It seems that we live in a pretty big universe. It's sorta like this. Take the Mississippi river and count all the grains of sand along its banks, then, make each one of them grains its own Mississippi river and say that each of those grains of sand is as far as we could possibly see with the most powerful telescope (Lindbergh called this our 'light cone'), the result is about a billionth the size of the known universe, apparently. He told me that the universe itself is actually infinite, but the known universe is all we're concerned with. I nodded as if I understood this, much as you may be doin right now. If you're not a physicist or whatever, I'd say don't worry too much about this here technical stuff, just know that we're talkin big like my Aunt Sally's beach ball booty.

Lindbergh told me he'd discovered this about 1953, just after he got the formula for the sea monkey and sweet potato burritos he's gotta eat. He worked out that there were a staggering number of planets that could hold life within that big of a universe and he started workin on how to get there. It took him two years, but he did it. By this time, the pork had made me all sleepy, so I didn't exactly catch how he did it, but it was a combination of machines and drawin lines with chalk on the floor. He showed me a couple diagrams and everything, but I ain't got a head for them things and it all ends up feeling like lookin at other people's vacation photos. You wanna act interested, but you equally just wanna go home and watch whatever game's on until you fall asleep in your recliner.

Problem was, he told me, that everywhere he went, Clan Platypus had already been there and messed the whole place up. The Clan had been working for near on a century to not only subjugate Earth, but to take over the whole universe with their crazy drug schemes. Well, Charles wasn't havin that. He'd been workin for the last 50 years to push them back on every planet he could reach. He learned how to fight ninjas, how to cure meth addiction, and how to get out of tight spots. He also said he recruited people to help him in his fight. There was about a hundred currently working.

Then he went on to tell me McClawenstein was not actually my neighbor Dale. He'd actually gotten Dale hooked on meth and sent him off to the Clan Platypus labor camps to dig up rocks and clean tile and other stuff that needed doin. I sure felt bad for Dale. He was a pretty nice guy. I gotta admit that I felt some relief, though. I'd been feelin guilty all this time that I'd never noticed my neighbor was a half man, half lobster thing. I felt less bad about that, but more bad about Dale himself. Win a little, lose a little, I guess. McClawenstein was really a distributor for Clan Platypus, that much was true, but he wasn't just a middle manager. McClawenstein had worked his way up to be worldwide distributor for the entire Earth. When I heard that, I realized I'd been in quite a deal of danger in that living room, and not just from bad coffee.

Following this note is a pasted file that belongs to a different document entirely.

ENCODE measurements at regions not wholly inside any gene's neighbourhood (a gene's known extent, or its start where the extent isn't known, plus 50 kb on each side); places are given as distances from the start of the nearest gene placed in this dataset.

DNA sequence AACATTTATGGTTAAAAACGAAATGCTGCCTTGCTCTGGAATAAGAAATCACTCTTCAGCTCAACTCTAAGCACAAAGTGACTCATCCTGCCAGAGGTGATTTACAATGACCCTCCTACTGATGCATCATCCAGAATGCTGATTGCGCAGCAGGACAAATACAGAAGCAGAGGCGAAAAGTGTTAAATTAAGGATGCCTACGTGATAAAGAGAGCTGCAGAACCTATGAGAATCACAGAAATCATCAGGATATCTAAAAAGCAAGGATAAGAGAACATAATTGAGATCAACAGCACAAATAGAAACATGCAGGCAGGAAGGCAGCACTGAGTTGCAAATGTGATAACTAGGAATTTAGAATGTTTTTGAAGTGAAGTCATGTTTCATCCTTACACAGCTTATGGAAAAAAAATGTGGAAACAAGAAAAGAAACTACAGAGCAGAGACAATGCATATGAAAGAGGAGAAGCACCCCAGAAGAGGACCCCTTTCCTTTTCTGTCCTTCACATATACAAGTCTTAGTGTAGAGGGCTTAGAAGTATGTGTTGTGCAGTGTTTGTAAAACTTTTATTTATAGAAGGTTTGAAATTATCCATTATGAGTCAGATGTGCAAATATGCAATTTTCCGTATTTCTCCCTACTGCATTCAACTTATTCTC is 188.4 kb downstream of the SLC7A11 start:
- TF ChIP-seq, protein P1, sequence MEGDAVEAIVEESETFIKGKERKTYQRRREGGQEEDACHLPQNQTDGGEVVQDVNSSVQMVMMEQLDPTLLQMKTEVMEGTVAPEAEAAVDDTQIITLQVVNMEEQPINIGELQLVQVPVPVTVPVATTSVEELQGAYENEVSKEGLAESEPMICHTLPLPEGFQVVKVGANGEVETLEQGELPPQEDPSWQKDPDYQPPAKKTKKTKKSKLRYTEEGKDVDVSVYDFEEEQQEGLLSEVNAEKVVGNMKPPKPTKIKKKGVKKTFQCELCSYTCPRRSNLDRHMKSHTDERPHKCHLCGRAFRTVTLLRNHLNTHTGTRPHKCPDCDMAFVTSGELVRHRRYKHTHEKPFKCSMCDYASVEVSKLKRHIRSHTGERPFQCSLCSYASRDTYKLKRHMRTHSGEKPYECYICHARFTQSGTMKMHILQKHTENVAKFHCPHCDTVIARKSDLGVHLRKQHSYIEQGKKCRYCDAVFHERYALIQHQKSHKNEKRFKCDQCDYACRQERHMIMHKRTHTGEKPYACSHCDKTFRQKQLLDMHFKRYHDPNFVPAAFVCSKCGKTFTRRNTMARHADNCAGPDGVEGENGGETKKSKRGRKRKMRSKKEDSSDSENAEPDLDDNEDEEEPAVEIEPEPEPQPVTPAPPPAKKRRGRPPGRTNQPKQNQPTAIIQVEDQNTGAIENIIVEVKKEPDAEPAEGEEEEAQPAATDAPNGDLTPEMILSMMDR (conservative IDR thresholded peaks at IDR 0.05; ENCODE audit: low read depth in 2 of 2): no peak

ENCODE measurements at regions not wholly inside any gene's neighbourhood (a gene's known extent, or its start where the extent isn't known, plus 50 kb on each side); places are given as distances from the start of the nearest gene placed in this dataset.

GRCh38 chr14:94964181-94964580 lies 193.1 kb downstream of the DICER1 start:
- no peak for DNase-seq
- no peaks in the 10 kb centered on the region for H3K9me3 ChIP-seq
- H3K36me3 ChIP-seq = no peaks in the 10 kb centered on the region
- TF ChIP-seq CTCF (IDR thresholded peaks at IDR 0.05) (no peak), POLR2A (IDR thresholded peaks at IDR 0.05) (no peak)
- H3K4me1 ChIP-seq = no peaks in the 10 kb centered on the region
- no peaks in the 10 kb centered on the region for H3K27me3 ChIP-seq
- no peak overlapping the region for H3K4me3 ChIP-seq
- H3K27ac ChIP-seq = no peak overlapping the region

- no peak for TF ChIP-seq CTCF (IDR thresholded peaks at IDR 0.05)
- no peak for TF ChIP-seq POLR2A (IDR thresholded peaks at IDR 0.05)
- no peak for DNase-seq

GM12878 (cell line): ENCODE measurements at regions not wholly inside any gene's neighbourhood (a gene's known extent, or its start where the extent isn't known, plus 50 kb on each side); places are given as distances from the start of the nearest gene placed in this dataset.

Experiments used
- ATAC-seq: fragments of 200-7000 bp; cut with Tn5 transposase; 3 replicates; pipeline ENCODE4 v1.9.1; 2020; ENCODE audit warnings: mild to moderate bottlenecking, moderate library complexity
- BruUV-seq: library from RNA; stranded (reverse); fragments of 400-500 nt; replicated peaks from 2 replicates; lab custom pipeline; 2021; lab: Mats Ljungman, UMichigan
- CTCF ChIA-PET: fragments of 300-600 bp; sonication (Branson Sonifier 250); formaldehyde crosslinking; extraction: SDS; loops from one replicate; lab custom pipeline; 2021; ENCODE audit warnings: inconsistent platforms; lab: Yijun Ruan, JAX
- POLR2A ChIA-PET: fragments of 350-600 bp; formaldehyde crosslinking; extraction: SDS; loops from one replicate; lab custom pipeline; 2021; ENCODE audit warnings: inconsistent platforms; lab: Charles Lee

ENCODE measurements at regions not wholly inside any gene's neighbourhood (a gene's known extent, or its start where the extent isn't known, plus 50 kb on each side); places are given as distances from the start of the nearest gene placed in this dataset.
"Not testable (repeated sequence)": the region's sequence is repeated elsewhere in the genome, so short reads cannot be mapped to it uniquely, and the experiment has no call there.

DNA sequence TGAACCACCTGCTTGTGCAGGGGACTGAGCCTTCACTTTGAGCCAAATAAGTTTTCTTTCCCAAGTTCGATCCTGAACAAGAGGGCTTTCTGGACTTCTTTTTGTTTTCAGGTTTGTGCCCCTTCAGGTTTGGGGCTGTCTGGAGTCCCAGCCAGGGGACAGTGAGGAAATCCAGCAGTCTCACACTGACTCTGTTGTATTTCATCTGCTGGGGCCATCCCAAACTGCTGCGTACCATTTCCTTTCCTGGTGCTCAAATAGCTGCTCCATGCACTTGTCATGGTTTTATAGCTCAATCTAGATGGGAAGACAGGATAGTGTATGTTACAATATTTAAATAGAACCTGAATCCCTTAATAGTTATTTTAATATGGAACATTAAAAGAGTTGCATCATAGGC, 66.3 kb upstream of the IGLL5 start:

"Thank goodness the danger's past, huh?" I asked Charles.

"About that," he was tryin to measure his words carefully, "you're still in danger. You see, in my research I have found that McClawenstein has gained the ability to send people to different Earths with his flatulence. Every time he went to the kitchen during your discussion, he took another ingredient he needed to send you off. But, the squimonk and I have been working on a way to interrupt the journey and we tried it for the first time on you. The system isn't perfected yet, though, and we can only hold you here temporarily before you go to where he was trying to send you in the first place."

"I'm guessin that's nowhere nice," I sighed.

"Too true," he nodded.

"So, what do I do when I get wherever it is I'm bein sent?"

"Take this," he slid a button across the table. I picked it up and saw it had a picture of a big furry crab on it.

"What is it?" I asked.

"This is the official button of Clan Coconut Crab, Douggie's clan. They also are trying to stop Clan Platypus' universal domination. Wherever you go, you can seek them out. It also has an FTL transmitter in it so we can find out where you are, but it may take awhile."


"Faster Than Light," he explained, "it's the only way to communicated across the vast distances."

"Oh," I sighed. "One more question."


"Why is everything gettin all see through all of a sudden?" It was like the whole world was a fresh water color that'd been dropped in the tub. It was all bleedin out.

"You're moving on," he told me. "Good luck, Pat. Be safe."

And with that, everything went black again.


kaploy9 said...

No one did the Vulcan Salute? Eh, I guess not every half-dimensional Earth or whatever's heard of Star Trek.

Niffiwan said...

"I'd say don't worry too much about this here technical stuff, just know that we're talkin big like my Aunt Sally's beach ball booty."

-the ridiculousness of that line just about killed me.

P.S. For "Are you ready for a chat.", there should be a question mark on the end.

Pat O'Neil said...

Indeed it does.